I read today that you need to make $75,000 a year to be happy. That, according to an AP article in the Columbus Dispatch, is the launch point from which people feel comfortable in their financial standing. And that, the article said, means happiness for many. Now I now a lot of people who make over $75,000 who are pretty happy, and a lot that don’t seem to be happy at all. I also know people making far less at both ends of the scale. And Brian came home today and said while he was walking, he couldn’t help but think how happy he was today–the weather was perfect, we had met some wonderful new friends–and reconnected with wonderful old ones–over the weekend, our dog was healthy after many challenges, our son was growing faster than a replicating virus–and a lot funnier, and his family loved him more than words could say. Funny, he didn’t mention how much we made annually.
I read several articles today related to education, one of my biggest passions. The Dispatch reported that Ohio colleges are continuing add students and, since I am newly hired to teach journalism at The Ohio State University, that makes me pretty happy. On the Dispatch’s accompanying poll, however, only 60 percent of respondents said they thought people needed a college education to get a good job. What do you think? In a lot of areas I think college is just the beginning, much like high school used to be, and graduate schools will become the “college degree” of the future that sets candidates apart.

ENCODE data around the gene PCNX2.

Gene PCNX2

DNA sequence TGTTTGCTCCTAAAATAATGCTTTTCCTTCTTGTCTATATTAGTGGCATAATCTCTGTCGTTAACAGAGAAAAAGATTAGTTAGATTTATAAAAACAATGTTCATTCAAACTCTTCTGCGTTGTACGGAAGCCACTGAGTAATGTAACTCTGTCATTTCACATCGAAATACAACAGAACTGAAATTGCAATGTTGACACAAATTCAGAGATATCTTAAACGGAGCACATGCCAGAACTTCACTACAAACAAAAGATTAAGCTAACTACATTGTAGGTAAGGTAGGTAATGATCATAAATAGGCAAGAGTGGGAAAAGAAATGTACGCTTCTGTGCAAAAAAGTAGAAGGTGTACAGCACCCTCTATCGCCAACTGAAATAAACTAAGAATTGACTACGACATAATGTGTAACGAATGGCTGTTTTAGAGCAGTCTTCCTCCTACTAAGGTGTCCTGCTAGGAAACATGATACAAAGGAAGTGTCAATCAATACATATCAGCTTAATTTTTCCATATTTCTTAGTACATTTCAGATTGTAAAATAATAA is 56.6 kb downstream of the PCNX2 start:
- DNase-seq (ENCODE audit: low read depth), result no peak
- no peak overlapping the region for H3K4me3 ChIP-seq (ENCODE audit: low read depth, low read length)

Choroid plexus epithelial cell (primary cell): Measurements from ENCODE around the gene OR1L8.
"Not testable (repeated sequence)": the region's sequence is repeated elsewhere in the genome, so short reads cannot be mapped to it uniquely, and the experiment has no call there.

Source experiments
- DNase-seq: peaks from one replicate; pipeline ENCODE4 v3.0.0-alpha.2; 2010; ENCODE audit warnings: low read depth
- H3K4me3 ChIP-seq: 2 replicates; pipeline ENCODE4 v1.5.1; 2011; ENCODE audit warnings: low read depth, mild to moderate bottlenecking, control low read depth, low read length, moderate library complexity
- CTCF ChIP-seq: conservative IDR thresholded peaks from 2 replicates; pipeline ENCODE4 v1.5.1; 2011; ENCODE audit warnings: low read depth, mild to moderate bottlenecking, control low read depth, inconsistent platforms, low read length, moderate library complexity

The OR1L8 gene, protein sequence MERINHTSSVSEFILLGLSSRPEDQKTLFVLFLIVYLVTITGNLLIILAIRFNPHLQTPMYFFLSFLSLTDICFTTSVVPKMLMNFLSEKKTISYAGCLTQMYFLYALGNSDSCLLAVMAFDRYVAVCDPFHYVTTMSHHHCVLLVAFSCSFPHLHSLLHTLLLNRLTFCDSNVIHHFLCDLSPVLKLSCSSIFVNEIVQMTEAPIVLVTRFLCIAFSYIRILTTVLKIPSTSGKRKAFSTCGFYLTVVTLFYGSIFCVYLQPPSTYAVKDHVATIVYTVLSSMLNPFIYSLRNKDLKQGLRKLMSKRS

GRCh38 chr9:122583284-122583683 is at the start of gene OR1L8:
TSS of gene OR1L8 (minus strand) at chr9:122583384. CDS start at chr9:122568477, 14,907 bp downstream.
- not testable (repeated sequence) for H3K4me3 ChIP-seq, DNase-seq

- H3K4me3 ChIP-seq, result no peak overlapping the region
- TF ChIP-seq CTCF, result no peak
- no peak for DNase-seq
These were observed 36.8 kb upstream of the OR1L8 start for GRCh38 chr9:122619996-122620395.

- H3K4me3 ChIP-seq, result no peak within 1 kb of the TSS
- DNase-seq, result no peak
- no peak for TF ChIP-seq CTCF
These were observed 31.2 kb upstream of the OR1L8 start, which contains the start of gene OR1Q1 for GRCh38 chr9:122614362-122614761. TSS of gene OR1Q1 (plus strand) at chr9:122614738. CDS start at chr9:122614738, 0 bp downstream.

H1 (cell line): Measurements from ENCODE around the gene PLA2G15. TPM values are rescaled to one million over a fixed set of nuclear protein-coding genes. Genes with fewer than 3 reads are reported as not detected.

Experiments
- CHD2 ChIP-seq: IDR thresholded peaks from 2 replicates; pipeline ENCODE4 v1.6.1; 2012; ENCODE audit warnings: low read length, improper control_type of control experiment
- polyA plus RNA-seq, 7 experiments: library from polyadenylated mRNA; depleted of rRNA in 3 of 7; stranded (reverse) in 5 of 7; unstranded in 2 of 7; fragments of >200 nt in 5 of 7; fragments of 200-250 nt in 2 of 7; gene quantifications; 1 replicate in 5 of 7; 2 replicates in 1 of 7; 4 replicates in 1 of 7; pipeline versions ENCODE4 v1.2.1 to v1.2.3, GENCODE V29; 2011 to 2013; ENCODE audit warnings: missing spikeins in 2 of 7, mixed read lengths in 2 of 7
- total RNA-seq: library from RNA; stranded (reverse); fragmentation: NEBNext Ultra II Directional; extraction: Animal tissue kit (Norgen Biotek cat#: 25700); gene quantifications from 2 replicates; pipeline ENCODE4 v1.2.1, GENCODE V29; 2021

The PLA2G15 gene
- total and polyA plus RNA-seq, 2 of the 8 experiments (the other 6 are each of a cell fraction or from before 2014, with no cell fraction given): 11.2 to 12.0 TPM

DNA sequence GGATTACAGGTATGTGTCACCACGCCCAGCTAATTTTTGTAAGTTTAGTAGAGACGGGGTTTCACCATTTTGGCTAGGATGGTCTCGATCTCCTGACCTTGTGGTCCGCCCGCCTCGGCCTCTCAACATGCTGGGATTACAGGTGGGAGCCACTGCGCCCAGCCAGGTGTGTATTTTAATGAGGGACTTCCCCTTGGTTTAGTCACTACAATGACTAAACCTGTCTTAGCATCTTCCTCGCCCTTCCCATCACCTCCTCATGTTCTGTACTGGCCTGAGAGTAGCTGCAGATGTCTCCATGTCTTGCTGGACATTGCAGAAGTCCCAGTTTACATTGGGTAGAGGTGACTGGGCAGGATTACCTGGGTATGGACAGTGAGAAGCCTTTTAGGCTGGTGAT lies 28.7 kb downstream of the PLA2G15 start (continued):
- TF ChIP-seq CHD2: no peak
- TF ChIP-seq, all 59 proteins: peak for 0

I read a great story in the New York Times about teachers getting a chance to fix poor schools by taking over as the administrator. These are basically “teacher-run schools,” which seems like a terrific idea. So many times I have met teachers who really know how a school could best be run, stifled by administrators who know what “should” work, rather than what “does” work in a specific situation. For some reason, the teachers in the article reminded me of the new Columbus International High School principal, Ameer Kim El-Mallawany–committed, passionate, and oh so relatable to his students, as not that many years separate them.
What have you been reading about that interested you?